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Thailand – Land of Buddhas and Buckets…

Arriving to Bangkok to see one of your best buds is both a blessing and a recipe for disaster! Hitting Khao San Road (backpackers haven) we immediately went to testing the rumors of how cheap the booze really is. Even with Khao Sans inflated prices you can still get big beers for 1.50, not bad! A bucket is what it sounds like…one bucket, four straws and lots of the good stuff….

But cheap and amazing pad thai is what it’s really about! 30 Baht for a Full plate ($1).

Dancing with the locals on Khao San

Or maybe it’s the entertainment? Bboys on Khao San? Ping Pong Show?

I mean, you have to get right into the culture right?

But other than cheap clothes and cheap food, Bangkok has more to it than that. Culture lurks around each corner, and even taking a 5 minute walk around the corner led us to see a young Monks inauguration ceremony. Do they really know what there in for? But for the family this is a great honor.

The Buddha’s come in big small, skinny, tall, reclining, sitting, eating and smoking…. As we were explained, they’re all the same – so chubby Buddha from china (the one we’re most used to) is no different from Thailand’s skinny Buddha’s. What IS cool is the ceremony behind these gods. See the picture below for what I mean.

Tough right? And It’s not molasses…. Apparently you pray to these guys for luck or prosperity, and if your lucky enough to get your wish you must return to the god and place heroin in its mouth for thanks….yes heroin, or so we were told…. How badass is that?!

Ceremony is huge in Thailand. And it’s everywhere. You will often see incense burning alongside a cup of coffee, maybe some pineapple, a melon or even a cup of Yogurt. These offerings are to certain gods for protection, luck and wealth. Each day, offerings are placed outside with specific prayers, depending on the persons needs. Thais are very spiritual in nature with a strong belief in the unseen spirits. Each shrine can seem similar but may be very different in its significance. So when in Thailand, or asia for that matter, and you see a mango laying around outside a household….don’t eat it.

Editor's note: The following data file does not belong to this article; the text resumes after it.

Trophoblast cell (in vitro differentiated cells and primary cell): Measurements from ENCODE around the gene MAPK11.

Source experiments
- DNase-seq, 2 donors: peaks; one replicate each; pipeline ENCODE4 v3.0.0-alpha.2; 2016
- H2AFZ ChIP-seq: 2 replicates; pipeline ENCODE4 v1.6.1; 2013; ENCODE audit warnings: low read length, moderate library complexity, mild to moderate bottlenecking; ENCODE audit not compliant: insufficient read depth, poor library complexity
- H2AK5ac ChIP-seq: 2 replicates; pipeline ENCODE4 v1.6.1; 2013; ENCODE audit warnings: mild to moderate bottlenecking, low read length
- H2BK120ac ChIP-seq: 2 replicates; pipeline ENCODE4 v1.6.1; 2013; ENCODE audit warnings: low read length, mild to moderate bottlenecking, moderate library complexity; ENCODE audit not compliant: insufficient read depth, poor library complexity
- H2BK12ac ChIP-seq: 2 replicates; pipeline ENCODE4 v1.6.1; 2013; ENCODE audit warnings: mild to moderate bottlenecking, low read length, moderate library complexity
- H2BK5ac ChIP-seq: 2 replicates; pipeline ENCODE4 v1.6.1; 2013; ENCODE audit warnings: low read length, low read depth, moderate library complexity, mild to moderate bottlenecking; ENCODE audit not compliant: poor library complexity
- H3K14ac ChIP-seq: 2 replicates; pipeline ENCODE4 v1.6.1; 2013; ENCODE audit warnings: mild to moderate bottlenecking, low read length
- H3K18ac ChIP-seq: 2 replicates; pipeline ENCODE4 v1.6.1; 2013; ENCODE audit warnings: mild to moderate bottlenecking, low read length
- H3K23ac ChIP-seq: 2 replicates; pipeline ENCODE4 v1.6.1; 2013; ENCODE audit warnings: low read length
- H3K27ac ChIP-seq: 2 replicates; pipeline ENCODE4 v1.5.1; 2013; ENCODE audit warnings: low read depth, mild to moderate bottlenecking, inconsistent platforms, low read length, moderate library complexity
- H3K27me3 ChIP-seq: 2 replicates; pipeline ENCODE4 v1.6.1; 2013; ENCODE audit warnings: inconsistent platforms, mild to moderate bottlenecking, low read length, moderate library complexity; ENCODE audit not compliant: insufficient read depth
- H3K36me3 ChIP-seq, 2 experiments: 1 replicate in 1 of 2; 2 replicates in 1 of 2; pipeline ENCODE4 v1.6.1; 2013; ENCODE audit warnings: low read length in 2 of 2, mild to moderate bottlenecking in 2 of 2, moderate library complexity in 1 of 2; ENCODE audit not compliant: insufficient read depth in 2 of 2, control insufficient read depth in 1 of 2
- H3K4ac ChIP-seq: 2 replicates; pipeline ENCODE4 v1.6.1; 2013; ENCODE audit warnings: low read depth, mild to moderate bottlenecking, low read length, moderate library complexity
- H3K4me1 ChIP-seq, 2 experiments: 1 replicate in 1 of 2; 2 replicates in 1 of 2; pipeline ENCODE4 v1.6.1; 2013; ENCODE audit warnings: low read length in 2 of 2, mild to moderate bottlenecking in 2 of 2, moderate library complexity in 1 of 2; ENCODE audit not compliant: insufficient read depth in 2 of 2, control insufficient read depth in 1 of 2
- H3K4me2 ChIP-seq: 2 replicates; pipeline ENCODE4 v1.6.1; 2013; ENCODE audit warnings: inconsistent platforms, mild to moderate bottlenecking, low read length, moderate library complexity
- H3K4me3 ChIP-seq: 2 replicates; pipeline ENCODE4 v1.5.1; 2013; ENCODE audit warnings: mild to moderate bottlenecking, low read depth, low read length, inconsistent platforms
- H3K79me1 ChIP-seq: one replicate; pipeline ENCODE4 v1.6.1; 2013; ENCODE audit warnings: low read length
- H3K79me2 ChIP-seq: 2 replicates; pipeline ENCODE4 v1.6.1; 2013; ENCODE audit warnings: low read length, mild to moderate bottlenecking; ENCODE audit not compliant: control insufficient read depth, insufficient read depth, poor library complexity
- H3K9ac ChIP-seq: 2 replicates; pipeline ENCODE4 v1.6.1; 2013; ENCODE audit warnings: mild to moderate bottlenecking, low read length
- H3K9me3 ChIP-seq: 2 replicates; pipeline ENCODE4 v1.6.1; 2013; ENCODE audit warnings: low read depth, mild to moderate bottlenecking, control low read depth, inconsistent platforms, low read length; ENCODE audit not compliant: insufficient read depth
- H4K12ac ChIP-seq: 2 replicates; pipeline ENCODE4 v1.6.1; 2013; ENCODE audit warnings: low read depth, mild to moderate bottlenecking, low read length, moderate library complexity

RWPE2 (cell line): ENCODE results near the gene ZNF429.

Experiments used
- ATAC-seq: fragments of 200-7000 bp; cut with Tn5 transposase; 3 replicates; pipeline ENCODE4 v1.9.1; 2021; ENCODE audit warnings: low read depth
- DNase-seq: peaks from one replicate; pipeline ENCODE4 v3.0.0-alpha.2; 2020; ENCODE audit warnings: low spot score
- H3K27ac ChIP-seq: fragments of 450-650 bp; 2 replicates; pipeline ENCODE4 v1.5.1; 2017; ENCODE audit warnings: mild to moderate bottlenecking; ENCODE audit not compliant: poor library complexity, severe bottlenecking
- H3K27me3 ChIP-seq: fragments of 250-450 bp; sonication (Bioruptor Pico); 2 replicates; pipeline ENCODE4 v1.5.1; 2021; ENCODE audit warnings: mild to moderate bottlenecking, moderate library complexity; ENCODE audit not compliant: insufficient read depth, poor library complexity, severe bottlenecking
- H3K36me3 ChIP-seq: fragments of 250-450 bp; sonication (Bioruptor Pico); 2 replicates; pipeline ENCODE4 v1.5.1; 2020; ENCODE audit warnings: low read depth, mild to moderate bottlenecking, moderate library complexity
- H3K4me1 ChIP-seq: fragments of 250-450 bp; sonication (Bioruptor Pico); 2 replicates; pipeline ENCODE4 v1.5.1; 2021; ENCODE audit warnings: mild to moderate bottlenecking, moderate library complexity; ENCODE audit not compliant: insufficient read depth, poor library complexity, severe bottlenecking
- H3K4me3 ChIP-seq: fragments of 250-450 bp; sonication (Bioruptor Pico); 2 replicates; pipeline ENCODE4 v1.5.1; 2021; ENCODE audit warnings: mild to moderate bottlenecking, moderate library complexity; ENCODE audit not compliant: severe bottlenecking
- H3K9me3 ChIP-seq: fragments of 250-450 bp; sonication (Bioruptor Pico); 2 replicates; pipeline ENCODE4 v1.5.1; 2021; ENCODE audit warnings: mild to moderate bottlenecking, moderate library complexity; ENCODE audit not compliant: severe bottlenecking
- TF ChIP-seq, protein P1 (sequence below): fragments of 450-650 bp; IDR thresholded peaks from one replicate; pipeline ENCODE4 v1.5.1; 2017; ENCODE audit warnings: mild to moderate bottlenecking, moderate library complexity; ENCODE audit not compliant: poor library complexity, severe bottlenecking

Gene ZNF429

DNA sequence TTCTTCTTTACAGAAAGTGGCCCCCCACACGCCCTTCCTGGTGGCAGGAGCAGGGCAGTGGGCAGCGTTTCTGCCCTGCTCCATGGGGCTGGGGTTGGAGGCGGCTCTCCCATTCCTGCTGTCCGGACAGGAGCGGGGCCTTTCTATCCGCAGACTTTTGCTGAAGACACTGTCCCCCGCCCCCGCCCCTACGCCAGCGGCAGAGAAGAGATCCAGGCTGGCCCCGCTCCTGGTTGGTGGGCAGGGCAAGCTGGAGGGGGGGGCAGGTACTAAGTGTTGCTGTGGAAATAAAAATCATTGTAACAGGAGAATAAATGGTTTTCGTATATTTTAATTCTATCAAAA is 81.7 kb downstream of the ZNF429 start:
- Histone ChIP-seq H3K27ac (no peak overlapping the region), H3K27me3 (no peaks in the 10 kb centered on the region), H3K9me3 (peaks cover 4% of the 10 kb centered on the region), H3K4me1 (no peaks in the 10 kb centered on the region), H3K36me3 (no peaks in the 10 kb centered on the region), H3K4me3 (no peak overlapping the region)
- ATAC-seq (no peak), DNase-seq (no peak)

Young boys and their first days into becoming a Monk

Word to the wise, when you travel Bangkok, or anywhere in Thailand for that matter, do your research before you go. I hate to say scammers, but everyone is out to make an extra dollar (even the gov’t). Lucky Buddha day is EVERYDAY. If they say a temple is only open for today, they’ll say that tomorrow too. If you take a gov’t tuk tuk – great price (all over town for 20 Baht) you need to suck up your time at the “worlds greatest tailor shop” and say no thank you because I don’t think travelling the world with a new Armani is all that sensible.

But DO dive into the culture. Learn to pray at the temples, always be respectful and continue to learn as you go.

When this god grants you luck, you must return and pay homage to it. -Bangkok-